Junko The Wire 2014 december page_68

 

5x CD + Dvd box collecting Junko Hiroshige (founder member of Hijokaidan) her unique and extreme vocal style. Life’s a scream with Junko, whose extreme vocals exemplify the principle of less talk and more action: with vocal chords of rarely equaled sustainability (mere mortals would suffer nodules like golf balls if trying to match her), Junko’s often brutal high-register insistence comes across like the voice of Linda Sharrock taken to sheer hellish extremes. "Junko Hiroshige arrives on stage and immediately starts to scream into the mic. She keeps going, and it doesn’t vary much. 

She’s now into her fourth decade of screaming. Her regular context is Jojo Hiroshige’s noise group Hijokaidan. This chunky box set – five albums plus a DVD – is on Hiroshige’s Osaka based Alchemy label, but there are no Hijokaidan tracks here. This is solo Junko, or Junko with selected collaborators, most frequently French guitarist Michel Henritzi. Mattin pops up on “Je T’aime”, and we also hear from Tokyo’s Off Site venue founder Atsuhiro Ito, free jazz reedsman Akira Sakata, Toshiji Mikawa from Incapacitants and Swiss extreme artist Rudolph Eb.er. Perhaps the most exciting disc is devoted to a live show from 2007 with Henritzi, guitarist Rinji Fukuoka from the long defunct Overhang Party and drummer Aya Onishi of Nihilist Spasm Band. 

Much of the material is previously unreleased, including her sets with Sakata at Tokyo’s Pit Inn from 2014, Eb.er at Bristol’s Extreme Rituals festival in 2012, and Junko’s 2014 solo performance at the Multiple Tap festival of Japanese music at London’s Café Oto.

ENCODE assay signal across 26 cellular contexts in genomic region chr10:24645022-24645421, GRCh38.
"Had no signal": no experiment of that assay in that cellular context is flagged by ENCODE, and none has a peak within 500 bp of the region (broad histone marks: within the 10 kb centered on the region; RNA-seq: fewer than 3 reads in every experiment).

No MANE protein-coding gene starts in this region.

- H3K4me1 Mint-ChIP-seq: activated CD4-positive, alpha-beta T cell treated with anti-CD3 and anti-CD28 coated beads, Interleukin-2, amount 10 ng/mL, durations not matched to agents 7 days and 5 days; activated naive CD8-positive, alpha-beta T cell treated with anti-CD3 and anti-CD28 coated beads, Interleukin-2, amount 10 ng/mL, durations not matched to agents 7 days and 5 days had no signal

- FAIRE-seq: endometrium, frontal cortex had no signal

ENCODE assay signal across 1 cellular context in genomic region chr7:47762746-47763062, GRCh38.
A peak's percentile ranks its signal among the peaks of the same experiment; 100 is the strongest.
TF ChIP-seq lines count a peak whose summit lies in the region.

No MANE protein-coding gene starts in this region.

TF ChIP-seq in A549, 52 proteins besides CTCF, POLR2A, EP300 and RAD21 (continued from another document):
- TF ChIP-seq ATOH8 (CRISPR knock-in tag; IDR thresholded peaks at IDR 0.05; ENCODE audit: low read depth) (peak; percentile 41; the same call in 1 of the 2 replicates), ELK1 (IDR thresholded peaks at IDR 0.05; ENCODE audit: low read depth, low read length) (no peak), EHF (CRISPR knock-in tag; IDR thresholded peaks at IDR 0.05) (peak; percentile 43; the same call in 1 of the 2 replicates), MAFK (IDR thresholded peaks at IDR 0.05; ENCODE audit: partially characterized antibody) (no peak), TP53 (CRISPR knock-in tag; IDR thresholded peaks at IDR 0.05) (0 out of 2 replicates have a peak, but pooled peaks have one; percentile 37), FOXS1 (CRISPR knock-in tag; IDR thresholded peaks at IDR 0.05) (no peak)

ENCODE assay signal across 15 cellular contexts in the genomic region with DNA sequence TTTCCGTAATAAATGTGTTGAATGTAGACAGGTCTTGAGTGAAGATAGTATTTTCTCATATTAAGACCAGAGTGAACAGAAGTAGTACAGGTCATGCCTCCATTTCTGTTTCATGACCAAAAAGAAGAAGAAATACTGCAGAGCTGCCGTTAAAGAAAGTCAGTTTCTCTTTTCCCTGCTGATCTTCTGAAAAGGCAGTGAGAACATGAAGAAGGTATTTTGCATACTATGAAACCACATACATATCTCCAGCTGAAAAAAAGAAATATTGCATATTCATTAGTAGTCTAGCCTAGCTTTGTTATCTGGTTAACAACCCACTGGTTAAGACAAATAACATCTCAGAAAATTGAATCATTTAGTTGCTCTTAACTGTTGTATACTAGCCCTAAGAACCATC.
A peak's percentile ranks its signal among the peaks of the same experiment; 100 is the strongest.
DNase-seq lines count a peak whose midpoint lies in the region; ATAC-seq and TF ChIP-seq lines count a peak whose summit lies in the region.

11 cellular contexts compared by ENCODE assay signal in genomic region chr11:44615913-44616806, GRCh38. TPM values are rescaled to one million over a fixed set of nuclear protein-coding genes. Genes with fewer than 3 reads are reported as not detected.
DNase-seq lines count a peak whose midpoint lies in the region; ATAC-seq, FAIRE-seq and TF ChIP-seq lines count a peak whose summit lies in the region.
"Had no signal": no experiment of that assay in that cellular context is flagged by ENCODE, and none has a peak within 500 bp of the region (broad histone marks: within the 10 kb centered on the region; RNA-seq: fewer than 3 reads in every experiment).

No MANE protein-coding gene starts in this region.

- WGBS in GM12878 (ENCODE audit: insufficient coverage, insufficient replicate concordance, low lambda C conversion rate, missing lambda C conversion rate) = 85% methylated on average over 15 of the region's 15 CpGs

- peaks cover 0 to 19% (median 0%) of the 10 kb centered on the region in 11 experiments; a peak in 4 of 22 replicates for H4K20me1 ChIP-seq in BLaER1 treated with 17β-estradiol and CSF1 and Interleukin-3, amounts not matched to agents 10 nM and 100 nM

The longest stretch here is a remarkable 40 minute solo from the Trickster club in Berlin. This amounts to half an hour plus of screaming. Except screaming doesn’t quite catch it. She wails, she keens, she jabbers in tongues, she works away at a break in the high voice where there’s a vein of sonic impurity. She gasps “Gaa” and “Daa”. Her range is narrow, but it includes piercing cries and a hoarse, wracked bark. She’s a sleepless baby, she’s the freak infant from Lynch’s Eraserhead, she channels the howling of ancient plumbing. 

It’s a sound that normally signifies pain or urgent trouble, but Junko stays calm and her sound doesn’t hold that meaning – it’s non-expressive. When she stops, it’s over. The other musicians must all stop. There’s a flicker of a smile, a modest “doh-mo” by way of thanks, and she’s gone. 

Junko was recently interviewed by Bournemouth’s online mag ATTN, in this manner: “I first saw you perform at Multiple Tap earlier this year. I’ve been listening to extreme music for many years and yet your voice is one of the most excruciating sounds I’ve ever heard. Is it part of your intention to make your audience agonised and uncomfortable?” This was Junko’s reply: “Thank you for your coming to Multiple Tap event at Cafe Oto 2014. I always do my best.” You see the judo move there? The lumbering Westerner tumbles to the mat, his aggressive questioning politely diverted into a fall.